The Boston Red Sox transferred Dustin Pedroia to the 60-day IL on Monday, perhaps meaning retirement will be coming sooner than later for the second baseman.
The end of an era might be closing for Boston Red Sox and second baseman Dustin Pedroia. The news today indicated the end won’t be happening with Pedroia riding off valiantly into the sunset, a dream many players have that few rarely achieve.
Boston moved Pedroia, who has played in only six games in 2019, to the 60-day injured list on Memorial Day.
Pedroia, who had remained upbeat while dealing with the lingering knee injury, sounded a little less optimistic at a press conference on Monday:
"It’s to a point now where my knee is not allowing me to play every day,” Pedroia said. “It’s taken me a while to realize that. And I’ve tried so many things from braces to orthotics to rehab methods to seeing different doctors to every type of treatment possible. So I’m at a point right now where I need some time. And that’s where my status is.”"
The four-time all star hasn’t been the same since 2017, when a hard slide by then Baltimore Oriole Manny Machado hobbled Pedroia and his left knee. Though he finished out that season – with a couple of stints on the injured list mixed in – and had surgery on the knee, Pedroia has battled chronic pain since.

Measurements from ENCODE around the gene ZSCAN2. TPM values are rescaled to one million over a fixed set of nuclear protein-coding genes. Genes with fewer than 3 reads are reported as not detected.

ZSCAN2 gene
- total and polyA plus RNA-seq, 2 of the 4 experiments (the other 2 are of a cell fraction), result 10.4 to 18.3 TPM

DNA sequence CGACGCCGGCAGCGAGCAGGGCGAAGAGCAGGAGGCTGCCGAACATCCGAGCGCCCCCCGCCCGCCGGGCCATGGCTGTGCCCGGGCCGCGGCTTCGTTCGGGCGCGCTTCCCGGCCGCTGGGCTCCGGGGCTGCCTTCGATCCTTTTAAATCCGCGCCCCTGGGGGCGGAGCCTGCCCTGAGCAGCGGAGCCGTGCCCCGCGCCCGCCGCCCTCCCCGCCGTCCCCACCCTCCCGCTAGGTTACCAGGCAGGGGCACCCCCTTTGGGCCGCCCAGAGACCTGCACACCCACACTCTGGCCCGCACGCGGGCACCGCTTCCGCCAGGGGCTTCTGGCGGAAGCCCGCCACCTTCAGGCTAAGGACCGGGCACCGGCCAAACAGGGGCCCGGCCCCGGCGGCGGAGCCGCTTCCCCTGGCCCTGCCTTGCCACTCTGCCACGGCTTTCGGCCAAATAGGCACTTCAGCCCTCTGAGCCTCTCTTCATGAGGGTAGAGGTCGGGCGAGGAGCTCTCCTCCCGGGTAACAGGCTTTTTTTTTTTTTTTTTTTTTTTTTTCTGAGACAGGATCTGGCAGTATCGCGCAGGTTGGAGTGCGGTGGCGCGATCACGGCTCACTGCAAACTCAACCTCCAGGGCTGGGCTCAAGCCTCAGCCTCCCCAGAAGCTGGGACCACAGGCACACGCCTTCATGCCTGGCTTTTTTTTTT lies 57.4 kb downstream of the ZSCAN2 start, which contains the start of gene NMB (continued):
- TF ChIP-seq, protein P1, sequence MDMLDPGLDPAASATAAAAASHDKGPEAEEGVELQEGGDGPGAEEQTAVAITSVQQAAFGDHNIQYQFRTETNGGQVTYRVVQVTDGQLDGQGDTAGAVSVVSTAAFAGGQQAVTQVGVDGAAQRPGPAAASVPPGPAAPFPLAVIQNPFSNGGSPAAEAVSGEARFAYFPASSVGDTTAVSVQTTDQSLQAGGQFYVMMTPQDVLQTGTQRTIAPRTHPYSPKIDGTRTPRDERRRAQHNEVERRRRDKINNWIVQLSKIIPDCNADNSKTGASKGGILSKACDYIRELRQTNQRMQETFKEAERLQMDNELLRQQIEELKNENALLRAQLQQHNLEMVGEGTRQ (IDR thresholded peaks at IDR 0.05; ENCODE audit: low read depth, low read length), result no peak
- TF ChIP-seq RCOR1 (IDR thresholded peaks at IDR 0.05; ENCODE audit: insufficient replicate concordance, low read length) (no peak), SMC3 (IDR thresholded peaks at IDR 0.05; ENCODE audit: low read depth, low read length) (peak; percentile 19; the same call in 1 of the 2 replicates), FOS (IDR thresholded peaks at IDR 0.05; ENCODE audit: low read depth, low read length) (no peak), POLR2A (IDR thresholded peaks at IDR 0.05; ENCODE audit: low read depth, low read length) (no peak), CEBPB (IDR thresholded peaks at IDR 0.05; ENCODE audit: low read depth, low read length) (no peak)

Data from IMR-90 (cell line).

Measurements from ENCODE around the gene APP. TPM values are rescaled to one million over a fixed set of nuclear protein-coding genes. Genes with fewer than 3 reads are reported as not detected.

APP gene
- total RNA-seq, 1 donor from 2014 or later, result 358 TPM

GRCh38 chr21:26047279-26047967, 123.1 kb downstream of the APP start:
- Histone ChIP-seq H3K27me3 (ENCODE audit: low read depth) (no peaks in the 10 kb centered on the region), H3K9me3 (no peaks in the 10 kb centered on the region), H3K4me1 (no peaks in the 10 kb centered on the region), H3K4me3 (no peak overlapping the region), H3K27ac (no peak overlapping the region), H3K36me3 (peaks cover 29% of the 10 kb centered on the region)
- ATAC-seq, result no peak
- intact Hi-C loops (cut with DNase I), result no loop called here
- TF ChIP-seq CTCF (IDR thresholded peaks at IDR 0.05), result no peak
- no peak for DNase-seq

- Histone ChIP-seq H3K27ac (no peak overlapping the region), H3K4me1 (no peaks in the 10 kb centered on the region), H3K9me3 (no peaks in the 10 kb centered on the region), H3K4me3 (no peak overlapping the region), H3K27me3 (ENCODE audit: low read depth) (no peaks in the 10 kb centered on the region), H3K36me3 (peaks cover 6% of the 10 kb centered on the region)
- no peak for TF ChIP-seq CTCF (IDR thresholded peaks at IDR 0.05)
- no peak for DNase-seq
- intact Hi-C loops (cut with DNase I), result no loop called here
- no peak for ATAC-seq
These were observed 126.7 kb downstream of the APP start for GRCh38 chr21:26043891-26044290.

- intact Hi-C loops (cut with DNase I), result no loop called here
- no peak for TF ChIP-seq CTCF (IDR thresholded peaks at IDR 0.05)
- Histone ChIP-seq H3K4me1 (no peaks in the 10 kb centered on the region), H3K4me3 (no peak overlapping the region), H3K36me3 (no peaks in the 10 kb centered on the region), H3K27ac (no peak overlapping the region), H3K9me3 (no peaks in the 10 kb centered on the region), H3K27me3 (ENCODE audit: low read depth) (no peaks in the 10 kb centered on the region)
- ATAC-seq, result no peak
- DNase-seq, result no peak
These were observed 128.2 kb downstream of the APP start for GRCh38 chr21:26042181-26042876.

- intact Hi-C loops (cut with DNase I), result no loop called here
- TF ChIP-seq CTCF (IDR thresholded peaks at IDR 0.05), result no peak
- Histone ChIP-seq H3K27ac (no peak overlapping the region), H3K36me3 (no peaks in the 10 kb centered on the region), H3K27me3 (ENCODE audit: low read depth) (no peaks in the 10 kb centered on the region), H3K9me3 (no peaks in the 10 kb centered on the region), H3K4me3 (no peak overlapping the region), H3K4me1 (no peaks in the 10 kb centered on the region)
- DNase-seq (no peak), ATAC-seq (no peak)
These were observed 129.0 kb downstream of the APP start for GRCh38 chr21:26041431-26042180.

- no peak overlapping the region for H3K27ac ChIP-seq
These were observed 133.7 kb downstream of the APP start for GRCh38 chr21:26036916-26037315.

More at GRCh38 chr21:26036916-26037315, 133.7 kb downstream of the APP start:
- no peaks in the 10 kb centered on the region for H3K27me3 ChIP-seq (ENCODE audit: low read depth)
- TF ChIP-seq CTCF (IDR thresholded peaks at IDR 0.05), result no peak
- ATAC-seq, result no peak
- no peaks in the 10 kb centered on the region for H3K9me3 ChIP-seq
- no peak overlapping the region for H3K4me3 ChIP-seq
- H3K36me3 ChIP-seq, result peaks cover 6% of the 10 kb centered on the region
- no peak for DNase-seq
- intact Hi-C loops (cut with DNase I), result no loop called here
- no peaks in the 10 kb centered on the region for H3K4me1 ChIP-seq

He’s only appeared in nine games over the last two seasons. Optimism was high as 2019 began, but Pedroia went only 2-20 before landing on the IL.
After 14 seasons in Boston and being part of three World Series championships, it appears – and is hard thing to say – that it might be finally time for Pedroia to call it a career.
The golden years
In the first half of his career, Pedroia was one of the top second baseman in the American League, constantly battling with Robinson Cano for that honor.
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A down-and-dirty, hard-nosed style of play endeared Pedroia to Boston fans and has been a huge part of Boston’s success in the 21st-century.
Some of that love might have faded over the past couple of years due to the injuries and his (perceived) notions on the Machado incident. His style of play, however, and desire to help out this organization was exactly why he kept trying to make things work on the diamond.
It’s easy to list off a list of accolades belonging to Pedroia, from MVP in 2008 to four Gold Glove Awards. All of that can be saved when he one day officially makes the retirement call.
We’ve witnessed a Boston great making every attempt to return to the field and play for the only major league organization he’s called home. Even in 2017, Pedroia battled his way through to pain to play over 100 games and still hit nearly .300.
While it would be nice to see Pedroia get year-long retirement tour, like David Ortiz before him, truth be told he never transcended worlds like Big Papi did. But Pedroia still deserves recognition and what he did for the Red Sox during his time.
Might there be a few more at-bats in Pedroia’s future? Well, let’s never say never. It’s looking less likely, yes, and the career finish wasn’t as planned, but even if Pedroia retires within the next few months, it should be said he never stopped hustling.
And always got his uniform dirty in the process.